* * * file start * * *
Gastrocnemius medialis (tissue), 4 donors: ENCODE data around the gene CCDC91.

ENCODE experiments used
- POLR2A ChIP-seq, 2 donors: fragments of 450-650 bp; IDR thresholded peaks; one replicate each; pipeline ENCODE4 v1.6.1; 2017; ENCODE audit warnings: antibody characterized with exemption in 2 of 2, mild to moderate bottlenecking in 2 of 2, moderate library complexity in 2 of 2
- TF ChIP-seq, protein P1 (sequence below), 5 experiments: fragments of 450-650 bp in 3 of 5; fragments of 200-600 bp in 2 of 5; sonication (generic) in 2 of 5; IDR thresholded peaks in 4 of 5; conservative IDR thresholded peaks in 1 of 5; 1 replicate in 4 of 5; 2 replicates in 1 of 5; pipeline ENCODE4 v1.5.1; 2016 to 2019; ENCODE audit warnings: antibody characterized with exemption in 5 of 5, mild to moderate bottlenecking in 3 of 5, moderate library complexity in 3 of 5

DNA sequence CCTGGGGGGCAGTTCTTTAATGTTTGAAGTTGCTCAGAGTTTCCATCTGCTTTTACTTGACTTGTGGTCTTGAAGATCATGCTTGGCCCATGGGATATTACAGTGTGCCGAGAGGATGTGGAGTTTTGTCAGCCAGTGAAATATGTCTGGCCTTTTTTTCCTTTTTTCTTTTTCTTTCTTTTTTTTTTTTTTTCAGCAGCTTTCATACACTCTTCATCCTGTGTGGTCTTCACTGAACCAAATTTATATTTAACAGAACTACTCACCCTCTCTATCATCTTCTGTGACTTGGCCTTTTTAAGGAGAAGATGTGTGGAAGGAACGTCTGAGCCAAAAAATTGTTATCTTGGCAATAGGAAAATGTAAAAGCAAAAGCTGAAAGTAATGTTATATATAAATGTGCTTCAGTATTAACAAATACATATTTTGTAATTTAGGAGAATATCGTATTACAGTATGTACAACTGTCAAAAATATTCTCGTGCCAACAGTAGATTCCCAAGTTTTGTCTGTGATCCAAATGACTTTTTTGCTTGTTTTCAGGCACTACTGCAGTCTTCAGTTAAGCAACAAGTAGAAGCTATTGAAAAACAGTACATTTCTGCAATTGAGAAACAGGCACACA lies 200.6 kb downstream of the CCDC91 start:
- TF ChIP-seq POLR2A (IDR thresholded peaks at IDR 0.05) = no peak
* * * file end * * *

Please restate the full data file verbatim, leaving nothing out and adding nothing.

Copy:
Gastrocnemius medialis (tissue), 4 donors: ENCODE data around the gene CCDC91.

ENCODE experiments used
- POLR2A ChIP-seq, 2 donors: fragments of 450-650 bp; IDR thresholded peaks; one replicate each; pipeline ENCODE4 v1.6.1; 2017; ENCODE audit warnings: antibody characterized with exemption in 2 of 2, mild to moderate bottlenecking in 2 of 2, moderate library complexity in 2 of 2
- TF ChIP-seq, protein P1 (sequence below), 5 experiments: fragments of 450-650 bp in 3 of 5; fragments of 200-600 bp in 2 of 5; sonication (generic) in 2 of 5; IDR thresholded peaks in 4 of 5; conservative IDR thresholded peaks in 1 of 5; 1 replicate in 4 of 5; 2 replicates in 1 of 5; pipeline ENCODE4 v1.5.1; 2016 to 2019; ENCODE audit warnings: antibody characterized with exemption in 5 of 5, mild to moderate bottlenecking in 3 of 5, moderate library complexity in 3 of 5

DNA sequence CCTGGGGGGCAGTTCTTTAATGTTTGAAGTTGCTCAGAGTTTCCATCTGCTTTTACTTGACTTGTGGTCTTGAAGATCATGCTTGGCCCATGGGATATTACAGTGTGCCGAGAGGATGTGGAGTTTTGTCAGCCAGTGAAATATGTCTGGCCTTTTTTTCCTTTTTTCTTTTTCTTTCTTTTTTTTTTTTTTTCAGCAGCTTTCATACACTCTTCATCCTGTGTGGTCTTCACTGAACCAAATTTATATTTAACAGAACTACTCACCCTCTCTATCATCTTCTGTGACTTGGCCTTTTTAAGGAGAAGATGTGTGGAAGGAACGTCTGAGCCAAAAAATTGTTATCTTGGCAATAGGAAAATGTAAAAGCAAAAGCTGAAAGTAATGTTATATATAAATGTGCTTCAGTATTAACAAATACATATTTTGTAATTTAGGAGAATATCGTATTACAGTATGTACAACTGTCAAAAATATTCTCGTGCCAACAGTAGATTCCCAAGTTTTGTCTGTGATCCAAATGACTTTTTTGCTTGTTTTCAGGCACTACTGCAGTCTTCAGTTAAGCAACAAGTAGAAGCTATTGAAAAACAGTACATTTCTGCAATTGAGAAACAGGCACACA lies 200.6 kb downstream of the CCDC91 start:
- TF ChIP-seq POLR2A (IDR thresholded peaks at IDR 0.05) = no peak